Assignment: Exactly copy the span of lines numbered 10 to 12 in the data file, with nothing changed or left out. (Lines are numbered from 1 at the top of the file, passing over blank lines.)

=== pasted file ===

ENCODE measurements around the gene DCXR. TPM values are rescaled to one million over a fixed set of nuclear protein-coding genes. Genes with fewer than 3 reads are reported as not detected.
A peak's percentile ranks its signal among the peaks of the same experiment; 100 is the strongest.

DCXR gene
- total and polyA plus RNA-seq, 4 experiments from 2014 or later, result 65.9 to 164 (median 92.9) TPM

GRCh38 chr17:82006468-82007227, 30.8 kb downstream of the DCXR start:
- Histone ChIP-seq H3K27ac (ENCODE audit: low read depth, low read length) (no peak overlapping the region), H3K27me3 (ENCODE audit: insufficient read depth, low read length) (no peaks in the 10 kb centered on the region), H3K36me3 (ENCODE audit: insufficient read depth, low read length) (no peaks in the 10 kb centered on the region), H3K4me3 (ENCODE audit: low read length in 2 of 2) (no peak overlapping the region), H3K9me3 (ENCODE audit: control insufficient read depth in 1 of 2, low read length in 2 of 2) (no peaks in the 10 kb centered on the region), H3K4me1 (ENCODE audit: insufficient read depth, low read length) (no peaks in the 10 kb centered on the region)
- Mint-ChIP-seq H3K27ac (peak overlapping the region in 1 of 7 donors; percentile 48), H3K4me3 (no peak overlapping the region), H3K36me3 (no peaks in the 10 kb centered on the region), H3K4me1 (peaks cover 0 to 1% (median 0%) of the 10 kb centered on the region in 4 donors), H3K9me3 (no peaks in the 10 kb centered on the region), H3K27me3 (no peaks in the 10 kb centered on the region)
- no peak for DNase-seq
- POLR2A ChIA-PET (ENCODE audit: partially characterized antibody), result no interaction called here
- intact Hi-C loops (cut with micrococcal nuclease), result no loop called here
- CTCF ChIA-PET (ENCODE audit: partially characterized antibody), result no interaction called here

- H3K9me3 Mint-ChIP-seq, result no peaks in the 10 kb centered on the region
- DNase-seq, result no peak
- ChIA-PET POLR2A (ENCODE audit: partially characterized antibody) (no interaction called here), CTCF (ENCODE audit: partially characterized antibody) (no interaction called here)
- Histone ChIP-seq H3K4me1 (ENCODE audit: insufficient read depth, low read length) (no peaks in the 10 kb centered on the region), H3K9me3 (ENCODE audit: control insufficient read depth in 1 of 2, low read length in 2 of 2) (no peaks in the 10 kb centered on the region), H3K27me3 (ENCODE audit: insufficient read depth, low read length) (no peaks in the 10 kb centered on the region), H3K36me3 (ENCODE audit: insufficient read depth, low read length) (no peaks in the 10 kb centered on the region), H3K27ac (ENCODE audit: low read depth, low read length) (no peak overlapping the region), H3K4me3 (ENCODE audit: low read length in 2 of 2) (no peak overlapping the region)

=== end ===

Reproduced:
- intact Hi-C loops (cut with micrococcal nuclease), result no loop called here
- CTCF ChIA-PET (ENCODE audit: partially characterized antibody), result no interaction called here

- H3K9me3 Mint-ChIP-seq, result no peaks in the 10 kb centered on the region